Current Research Interests: With the work of large consortia like FANTOM (functional annotation of the mammalian genome) and ENCODE (Encyclopedia of DNA elements), our understanding of the human genome has dramatically changed. Initially considered as “junk” DNA, it is now clear that the non-protein protein coding part, which comprises about 98 % of the ~3·109 DNA bases, is extensively transcribed and gives rise to numerous non-coding non RNAs.. Although we are only beginning to understand the complexity of their biological biological function, growing evidence suggests that at least some non-coding non coding RNAs contribute significantly to the orchestrating and fine-tuning tuning of gene expression both in health and disease. In our small group, we are mainly interested in deciphering the role role of these non-coding RNAs in the regulation of complex transcriptional networks, using hematopoiesis and immune function as experimental model systems. Within this is field, we are currently focusing focu on two different types of non-coding non RNAs, namely microRNAs As and long intergenic nonnon coding RNAs (lincRNAs). MicroRNAs (miRNAs) are small, non-coding non coding RNAs that mediate posttranscriptional silencing of a predicted 60% of protein-coding protein coding genes in mammals. Although only discovered in 1993 by Ambros and Ruvkun,, they have quickly emerged as central mediators of many, if not all biological processes. In our work, work we are trying to decipher how microRNAs influence early B lymphocyte development and, and if aberrantly expressed, promote cellular transformation (Fig. 1).To elucidate the role of individual miRNAs under physiological as well as pathological conditions, we combine gain- and loss-of-function approaches, both inin in vitrosystemsas vitro well as in gene-modified modified mouse models, models with cell biological, biochemical and molecular molec approaches. Fig. 1:Early Early B lymphocyte development is frequently used as a model system for complex transcriptional regulation. Several microRNAs have been linked to defined stage progressions, and others have been shown to promote oncogenic transformation when aberrantly expressed. However, with more than 100 microRNAs expressed in lymphocytes, their individual contribution to cellular function and how they are integrated into transcriptional networks is mostly unclear. LincRNAs, in contrast, form a heterogeneous group of long non-coding non coding RNAs transcribed from independent genomic units that do not overlap with any coding genes. Recent data implicate different modes of action for lincRNAs, such as mediating the recruitment of associated proteins to specific genes in a sequence-dependent manner, or the organization of multi-protein complexes. Other lincRNAscan act as decoys that can sequester proteins and by that interfere with their binding to other RNAs or DNA. With few exceptions, however, we are far from understanding which of the thousands of lincRNAs expressed in each cell confers a regulatory function, and if so, how their function is mediated on the molecular level. Experimentally, we combine Next Generation Sequencing for global lincRNA identification with CRISPR/Cas9-mediated loss-of-function approaches to unravel the role of individual lincRNAs in hematopoiesis and the immune system. This is complemented by a broad panel of molecular and biochemical approaches, such as RNA pulldowns, to gain mechanistic insights into lincRNA function.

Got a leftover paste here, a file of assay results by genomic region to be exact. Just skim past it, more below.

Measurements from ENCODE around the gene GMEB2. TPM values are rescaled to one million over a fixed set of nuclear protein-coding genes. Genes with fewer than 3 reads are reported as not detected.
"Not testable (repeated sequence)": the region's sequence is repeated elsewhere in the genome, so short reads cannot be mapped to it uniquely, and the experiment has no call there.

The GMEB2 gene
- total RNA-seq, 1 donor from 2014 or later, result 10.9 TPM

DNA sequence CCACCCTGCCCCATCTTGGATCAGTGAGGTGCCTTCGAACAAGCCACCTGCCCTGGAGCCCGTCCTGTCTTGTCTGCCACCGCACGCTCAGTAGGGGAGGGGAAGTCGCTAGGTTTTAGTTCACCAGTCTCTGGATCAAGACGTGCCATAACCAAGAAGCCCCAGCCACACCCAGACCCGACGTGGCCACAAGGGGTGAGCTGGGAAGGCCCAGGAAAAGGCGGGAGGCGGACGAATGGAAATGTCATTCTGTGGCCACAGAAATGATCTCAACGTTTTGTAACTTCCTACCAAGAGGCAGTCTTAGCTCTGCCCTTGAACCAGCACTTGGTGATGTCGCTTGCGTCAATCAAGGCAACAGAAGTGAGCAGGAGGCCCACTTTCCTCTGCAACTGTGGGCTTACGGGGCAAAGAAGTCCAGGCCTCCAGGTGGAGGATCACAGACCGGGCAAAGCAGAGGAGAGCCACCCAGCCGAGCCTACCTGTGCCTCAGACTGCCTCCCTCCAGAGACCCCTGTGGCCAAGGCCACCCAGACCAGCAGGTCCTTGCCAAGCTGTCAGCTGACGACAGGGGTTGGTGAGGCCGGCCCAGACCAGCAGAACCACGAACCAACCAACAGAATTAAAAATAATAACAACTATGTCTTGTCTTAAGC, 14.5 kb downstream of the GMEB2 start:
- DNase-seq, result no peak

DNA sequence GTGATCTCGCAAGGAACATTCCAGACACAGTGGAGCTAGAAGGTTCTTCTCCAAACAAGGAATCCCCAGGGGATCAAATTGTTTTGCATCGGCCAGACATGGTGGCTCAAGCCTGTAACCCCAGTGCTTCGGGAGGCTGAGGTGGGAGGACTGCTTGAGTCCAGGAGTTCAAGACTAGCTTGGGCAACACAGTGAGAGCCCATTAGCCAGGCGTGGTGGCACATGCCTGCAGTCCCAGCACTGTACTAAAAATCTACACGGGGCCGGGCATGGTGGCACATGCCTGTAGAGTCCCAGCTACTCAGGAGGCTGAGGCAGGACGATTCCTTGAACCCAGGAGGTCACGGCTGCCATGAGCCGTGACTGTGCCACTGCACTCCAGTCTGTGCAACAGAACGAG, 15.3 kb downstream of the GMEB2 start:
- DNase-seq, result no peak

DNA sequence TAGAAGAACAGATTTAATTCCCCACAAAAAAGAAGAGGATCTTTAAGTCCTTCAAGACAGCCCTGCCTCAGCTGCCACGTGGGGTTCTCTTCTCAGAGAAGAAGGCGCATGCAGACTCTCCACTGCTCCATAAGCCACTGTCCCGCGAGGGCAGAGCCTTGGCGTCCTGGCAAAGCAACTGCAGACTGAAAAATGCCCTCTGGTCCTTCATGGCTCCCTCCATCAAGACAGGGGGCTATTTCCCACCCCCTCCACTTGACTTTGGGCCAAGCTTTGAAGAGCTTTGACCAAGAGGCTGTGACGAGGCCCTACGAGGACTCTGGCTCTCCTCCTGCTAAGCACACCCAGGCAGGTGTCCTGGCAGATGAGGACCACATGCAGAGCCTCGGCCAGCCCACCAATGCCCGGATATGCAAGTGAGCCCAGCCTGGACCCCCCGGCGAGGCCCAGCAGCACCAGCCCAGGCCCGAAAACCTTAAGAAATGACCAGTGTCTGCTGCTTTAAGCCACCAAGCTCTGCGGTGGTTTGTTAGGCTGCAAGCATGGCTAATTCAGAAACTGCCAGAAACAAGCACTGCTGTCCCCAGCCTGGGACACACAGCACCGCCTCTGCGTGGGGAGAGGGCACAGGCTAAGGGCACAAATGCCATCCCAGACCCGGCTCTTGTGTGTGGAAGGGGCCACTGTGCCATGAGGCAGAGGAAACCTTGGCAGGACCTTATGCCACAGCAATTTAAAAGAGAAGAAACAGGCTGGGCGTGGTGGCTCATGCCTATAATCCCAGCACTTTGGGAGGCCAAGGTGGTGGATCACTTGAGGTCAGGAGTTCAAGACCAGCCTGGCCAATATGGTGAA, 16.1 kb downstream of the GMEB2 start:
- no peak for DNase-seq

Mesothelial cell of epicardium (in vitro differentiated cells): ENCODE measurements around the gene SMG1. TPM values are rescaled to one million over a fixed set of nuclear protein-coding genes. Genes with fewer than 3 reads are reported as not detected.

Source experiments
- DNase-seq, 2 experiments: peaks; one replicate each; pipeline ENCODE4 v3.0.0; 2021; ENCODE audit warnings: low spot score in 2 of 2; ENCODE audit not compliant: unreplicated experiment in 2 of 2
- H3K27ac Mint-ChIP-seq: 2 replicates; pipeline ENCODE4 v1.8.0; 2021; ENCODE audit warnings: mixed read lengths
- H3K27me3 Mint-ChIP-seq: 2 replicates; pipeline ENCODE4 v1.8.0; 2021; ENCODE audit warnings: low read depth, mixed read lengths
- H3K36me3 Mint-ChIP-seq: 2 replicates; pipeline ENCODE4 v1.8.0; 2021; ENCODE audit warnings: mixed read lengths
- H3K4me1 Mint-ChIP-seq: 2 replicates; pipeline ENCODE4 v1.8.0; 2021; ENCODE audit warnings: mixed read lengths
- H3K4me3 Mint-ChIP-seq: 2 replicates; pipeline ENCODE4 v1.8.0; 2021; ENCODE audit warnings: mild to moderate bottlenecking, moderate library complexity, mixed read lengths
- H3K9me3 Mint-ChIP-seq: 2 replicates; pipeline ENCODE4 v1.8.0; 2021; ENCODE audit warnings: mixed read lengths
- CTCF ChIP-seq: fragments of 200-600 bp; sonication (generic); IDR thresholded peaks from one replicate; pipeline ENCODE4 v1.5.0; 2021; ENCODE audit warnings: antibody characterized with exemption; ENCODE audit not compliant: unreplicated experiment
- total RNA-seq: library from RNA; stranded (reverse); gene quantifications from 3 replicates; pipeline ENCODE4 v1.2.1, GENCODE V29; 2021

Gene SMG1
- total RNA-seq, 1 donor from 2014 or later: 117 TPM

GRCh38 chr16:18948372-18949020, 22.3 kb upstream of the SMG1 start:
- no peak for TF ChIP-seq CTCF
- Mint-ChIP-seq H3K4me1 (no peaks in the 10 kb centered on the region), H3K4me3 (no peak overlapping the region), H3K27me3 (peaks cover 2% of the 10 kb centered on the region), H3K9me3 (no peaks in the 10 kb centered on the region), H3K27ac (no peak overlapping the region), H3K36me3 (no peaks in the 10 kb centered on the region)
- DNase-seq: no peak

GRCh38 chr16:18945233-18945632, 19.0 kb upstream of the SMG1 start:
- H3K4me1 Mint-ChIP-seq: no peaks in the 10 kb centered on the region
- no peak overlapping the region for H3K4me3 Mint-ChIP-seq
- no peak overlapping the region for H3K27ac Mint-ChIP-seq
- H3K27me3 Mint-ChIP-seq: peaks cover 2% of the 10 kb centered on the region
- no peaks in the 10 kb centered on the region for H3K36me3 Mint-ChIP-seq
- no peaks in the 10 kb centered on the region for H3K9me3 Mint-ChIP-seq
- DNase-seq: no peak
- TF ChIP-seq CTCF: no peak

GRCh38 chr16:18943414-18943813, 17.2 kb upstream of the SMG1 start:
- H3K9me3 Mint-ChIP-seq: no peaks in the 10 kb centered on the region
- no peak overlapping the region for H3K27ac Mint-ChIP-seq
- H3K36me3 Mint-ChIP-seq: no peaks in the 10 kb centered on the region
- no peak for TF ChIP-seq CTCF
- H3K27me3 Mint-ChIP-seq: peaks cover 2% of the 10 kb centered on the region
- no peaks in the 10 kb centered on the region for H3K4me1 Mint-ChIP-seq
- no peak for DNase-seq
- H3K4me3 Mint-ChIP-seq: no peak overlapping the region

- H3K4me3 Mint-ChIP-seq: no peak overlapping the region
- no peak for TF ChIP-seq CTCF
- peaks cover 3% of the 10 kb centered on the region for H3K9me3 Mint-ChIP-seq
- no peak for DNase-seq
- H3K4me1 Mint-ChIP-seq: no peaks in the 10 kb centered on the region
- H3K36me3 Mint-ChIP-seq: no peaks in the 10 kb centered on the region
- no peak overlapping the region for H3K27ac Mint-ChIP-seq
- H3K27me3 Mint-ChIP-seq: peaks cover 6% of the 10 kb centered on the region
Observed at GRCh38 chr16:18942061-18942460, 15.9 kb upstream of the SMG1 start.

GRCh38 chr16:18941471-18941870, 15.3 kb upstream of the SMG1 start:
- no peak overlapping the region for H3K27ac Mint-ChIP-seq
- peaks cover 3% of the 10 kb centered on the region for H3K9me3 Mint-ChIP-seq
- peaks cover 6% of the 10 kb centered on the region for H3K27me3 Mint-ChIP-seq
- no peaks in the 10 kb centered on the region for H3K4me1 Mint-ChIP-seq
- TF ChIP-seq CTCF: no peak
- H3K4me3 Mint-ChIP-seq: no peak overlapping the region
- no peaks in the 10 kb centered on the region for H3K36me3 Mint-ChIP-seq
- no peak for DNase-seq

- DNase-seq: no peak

© Copyright 2020